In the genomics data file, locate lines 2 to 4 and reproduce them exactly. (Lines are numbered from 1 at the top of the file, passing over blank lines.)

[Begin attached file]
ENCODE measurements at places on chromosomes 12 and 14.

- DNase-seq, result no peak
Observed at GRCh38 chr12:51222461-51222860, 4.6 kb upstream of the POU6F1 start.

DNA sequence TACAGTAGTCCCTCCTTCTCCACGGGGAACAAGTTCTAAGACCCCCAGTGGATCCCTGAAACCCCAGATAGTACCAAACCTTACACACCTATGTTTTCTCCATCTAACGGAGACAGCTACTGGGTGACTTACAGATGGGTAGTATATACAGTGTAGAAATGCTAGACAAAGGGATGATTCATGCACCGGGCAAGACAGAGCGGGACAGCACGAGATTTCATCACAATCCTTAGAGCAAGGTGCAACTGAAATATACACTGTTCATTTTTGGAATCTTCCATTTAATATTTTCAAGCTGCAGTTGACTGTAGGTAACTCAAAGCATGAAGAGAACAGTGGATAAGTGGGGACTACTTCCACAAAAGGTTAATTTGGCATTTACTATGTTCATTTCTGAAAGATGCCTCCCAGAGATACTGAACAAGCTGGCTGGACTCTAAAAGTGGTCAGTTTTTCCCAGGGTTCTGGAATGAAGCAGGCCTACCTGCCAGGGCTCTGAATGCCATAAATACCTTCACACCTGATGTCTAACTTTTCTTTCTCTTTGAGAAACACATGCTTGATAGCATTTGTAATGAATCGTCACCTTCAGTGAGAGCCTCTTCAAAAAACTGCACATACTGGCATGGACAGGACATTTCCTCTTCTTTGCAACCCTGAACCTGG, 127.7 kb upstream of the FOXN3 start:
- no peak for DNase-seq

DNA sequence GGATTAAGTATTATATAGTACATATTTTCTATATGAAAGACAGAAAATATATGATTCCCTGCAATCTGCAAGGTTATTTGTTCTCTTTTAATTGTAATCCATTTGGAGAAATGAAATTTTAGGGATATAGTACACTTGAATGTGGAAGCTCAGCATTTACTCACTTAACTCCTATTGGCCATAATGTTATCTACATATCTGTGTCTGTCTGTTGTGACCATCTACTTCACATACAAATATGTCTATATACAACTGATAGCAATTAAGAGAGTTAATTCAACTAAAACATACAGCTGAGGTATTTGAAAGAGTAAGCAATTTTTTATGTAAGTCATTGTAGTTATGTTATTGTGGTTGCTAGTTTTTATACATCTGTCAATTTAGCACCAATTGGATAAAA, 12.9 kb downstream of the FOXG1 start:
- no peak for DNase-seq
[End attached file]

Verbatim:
- DNase-seq, result no peak
Observed at GRCh38 chr12:51222461-51222860, 4.6 kb upstream of the POU6F1 start.

DNA sequence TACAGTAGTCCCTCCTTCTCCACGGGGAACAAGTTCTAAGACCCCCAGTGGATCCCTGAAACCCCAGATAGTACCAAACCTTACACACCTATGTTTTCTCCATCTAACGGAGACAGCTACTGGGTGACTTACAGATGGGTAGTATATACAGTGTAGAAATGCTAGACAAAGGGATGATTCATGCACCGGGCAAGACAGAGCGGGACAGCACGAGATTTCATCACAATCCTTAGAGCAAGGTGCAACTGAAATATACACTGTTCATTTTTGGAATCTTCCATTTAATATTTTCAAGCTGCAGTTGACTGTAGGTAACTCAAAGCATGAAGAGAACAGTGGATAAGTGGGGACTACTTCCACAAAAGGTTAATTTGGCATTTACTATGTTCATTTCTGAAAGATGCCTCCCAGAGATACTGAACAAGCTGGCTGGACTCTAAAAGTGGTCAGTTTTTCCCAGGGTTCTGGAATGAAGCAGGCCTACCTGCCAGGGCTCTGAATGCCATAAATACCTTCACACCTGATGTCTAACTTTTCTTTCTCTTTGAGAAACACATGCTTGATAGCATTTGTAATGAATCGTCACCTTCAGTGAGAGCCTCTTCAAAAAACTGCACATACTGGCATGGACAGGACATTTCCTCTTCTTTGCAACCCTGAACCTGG, 127.7 kb upstream of the FOXN3 start: